Beyond bedside: How to become a “Legal Nurse Consultant”
As a young critical care nurse, I envisioned ways to improve care and adopted my mantra: “Just because that’s how it’s always been done doesn’t mean it’s the best way.” I had a passion for taking care of coronary artery bypass graft patients and desired to optimize care by suggesting changes. I worked nights, and there was no effective way for me to measure patient outcomes other than assuming that if a patient had transferred to telemetry, his care was adequate. Adequate doesn’t necessarily mean “affect change.”
I became a legal nurse consultant (LNC) to continue my quest to affect change. LNCs are registered nurses who have completed specialized training in medical record review and the litigation process to consult on medical-related cases.
How do attorneys decide which clients to represent in medical-related lawsuits? Traditionally, case screening is done by a paralegal or the attorney. Today, more and more attorneys are using the clinical expertise of LNCs to screen cases and give opinions regarding their validity. They recognize that clients would rather have a medical expert evaluating the case.
As an LNC, your knowledge could affect change throughout case development. It would influence case settlements and trials, as well as plaintiff or defense verdicts and awards.
How to Become a Legal Nurse Consultant:
- Get Educated: You can do this through home study, training by modules, online courses and four- to six-day seminars.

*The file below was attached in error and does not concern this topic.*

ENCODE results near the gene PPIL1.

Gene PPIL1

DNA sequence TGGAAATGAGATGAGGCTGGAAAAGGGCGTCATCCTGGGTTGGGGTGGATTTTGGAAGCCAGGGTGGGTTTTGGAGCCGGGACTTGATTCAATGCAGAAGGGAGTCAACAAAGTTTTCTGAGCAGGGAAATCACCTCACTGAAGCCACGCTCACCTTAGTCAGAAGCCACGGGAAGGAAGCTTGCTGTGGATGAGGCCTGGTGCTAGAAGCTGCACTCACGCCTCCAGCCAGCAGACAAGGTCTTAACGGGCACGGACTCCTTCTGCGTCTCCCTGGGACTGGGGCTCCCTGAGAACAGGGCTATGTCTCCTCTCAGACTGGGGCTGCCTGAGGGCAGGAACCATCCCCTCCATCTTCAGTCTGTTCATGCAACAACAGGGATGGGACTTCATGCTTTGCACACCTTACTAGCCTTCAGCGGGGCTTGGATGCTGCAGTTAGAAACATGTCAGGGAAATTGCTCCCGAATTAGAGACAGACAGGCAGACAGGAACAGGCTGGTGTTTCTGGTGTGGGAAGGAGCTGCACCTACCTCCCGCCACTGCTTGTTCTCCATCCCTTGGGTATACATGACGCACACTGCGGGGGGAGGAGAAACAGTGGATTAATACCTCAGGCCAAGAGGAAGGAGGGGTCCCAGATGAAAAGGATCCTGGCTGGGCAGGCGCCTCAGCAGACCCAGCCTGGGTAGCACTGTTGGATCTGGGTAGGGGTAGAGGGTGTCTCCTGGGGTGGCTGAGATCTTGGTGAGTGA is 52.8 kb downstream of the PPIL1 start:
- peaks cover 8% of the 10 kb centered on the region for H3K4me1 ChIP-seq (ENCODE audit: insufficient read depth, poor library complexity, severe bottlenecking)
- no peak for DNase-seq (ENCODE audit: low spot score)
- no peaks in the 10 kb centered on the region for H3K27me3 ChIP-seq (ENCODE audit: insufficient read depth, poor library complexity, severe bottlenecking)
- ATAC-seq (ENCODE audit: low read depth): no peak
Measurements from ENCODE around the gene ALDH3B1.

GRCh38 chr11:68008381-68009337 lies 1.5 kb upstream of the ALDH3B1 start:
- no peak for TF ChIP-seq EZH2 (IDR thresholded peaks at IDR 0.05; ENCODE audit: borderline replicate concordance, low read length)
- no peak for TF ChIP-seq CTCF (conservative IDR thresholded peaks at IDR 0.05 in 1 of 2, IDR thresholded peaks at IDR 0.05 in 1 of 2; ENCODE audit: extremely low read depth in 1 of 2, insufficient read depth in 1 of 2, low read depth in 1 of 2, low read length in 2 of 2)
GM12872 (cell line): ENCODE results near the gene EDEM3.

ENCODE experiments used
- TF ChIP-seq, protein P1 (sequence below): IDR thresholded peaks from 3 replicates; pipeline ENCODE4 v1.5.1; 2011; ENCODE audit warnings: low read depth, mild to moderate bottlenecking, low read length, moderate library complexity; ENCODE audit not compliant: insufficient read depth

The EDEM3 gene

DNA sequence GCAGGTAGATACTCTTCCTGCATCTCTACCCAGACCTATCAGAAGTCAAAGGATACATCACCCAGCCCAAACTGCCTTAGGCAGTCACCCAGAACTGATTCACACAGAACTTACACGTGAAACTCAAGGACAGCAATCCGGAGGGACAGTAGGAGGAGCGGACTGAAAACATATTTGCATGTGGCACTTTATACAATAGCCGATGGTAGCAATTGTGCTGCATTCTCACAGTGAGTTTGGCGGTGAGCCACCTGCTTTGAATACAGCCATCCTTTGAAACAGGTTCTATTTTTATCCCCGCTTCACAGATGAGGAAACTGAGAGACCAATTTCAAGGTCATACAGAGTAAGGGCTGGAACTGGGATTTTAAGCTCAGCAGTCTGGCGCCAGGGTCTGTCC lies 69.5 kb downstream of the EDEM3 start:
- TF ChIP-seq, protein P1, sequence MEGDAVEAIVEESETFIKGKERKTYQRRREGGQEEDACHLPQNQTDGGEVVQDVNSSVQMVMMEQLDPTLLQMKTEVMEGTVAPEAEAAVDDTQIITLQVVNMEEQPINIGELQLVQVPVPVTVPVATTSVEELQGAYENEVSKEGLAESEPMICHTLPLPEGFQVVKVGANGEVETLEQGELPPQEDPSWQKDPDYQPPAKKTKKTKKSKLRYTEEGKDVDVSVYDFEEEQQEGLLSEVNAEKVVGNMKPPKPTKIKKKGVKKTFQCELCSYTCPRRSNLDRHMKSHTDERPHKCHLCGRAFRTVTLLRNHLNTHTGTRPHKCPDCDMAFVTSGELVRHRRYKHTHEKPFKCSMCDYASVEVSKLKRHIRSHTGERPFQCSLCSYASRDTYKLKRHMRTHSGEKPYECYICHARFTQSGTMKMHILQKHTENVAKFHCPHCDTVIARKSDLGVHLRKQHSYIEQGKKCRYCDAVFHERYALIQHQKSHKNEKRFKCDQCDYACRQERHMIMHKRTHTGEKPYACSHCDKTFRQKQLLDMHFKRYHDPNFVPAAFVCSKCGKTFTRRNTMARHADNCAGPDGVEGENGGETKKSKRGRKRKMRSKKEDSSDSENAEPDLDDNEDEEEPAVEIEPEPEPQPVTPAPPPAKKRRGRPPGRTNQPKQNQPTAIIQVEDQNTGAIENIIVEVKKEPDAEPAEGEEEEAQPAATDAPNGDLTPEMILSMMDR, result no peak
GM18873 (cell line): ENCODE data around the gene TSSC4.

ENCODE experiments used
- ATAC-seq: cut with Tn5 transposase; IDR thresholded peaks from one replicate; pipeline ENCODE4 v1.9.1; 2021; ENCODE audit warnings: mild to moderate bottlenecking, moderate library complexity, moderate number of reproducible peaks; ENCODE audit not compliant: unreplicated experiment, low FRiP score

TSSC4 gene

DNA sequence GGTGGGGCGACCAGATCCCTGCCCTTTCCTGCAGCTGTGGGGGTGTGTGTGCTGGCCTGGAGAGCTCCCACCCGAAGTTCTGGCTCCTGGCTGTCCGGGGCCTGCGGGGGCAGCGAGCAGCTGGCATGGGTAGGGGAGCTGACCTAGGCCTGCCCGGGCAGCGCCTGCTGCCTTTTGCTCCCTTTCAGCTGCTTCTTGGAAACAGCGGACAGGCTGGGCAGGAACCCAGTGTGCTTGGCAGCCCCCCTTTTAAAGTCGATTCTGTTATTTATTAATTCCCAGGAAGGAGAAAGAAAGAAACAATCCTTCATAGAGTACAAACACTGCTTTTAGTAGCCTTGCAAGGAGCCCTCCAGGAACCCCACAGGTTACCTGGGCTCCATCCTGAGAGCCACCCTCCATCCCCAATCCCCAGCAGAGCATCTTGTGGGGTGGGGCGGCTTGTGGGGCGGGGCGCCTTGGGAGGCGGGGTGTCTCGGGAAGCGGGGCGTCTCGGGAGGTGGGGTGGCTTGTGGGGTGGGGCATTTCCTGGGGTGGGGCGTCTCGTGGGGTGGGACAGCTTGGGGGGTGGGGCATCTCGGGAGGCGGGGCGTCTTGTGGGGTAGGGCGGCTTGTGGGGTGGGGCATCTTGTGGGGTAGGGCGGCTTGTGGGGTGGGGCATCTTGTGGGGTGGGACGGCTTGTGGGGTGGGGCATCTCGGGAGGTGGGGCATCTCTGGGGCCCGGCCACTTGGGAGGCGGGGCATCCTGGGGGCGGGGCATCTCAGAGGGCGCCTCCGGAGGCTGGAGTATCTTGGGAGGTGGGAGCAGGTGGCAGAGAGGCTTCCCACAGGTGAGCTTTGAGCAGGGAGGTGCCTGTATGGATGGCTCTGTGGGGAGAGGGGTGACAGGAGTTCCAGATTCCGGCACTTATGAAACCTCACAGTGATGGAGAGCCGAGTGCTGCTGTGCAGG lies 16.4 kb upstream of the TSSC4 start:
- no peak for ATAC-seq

- Get Certified: Certification denotes mastery of coursework and requires continuing education to maintain.
Top 10 Benefits of Being a Legal Nurse Consultant:
(10) Emancipation: You get to choose your focus of practice.
(9) Holidays off: I never miss time with family and can take vacation when I choose.
(8) Flexible schedule: I set my hours around my activities.
(7) Environment: I work at home and I love my employees—me!
(6) Education: Each case offers a personal learning opportunity and, in turn, I educate my clients.
(5) Networking: I’ve met many people in different fields and enjoy building relationships.
(4) Endless career possibilities: I work for plaintiff and defense clients, write, give in-services, guest lecture.
(3) Financial growth: I can work part-time if I choose because of an increased salary.
(2) Independence: I work for my own company, therefore providing excellent customer service.
(1) Contentment: I’m happy with my career and what I do EVERY DAY!
If you are self-motivated, can work independently but collaborate with a team, and are organized and analytical, this may be for you. My new career made a difference in my life in an empowering way, even leading me to start my own business. I developed a new way of thinking and functioning to cultivate my practice.
LNCs affect change with every case, and there are measurable outcomes. Let me say that again: LNCs AFFECT CHANGE WITH EVERY CASE!
I challenge you to AFFECT CHANGE in some small way each day.
Caroline M. Bunner, RN, BSN, CLNC, spent time as a Critical Care Nurse, Charge Nurse and nurse mentor at Northeast Baptist Hospital before becoming certified as a legal nurse consultant. She enjoys running, cooking and meeting people in a variety of professions.
By Caroline Bunner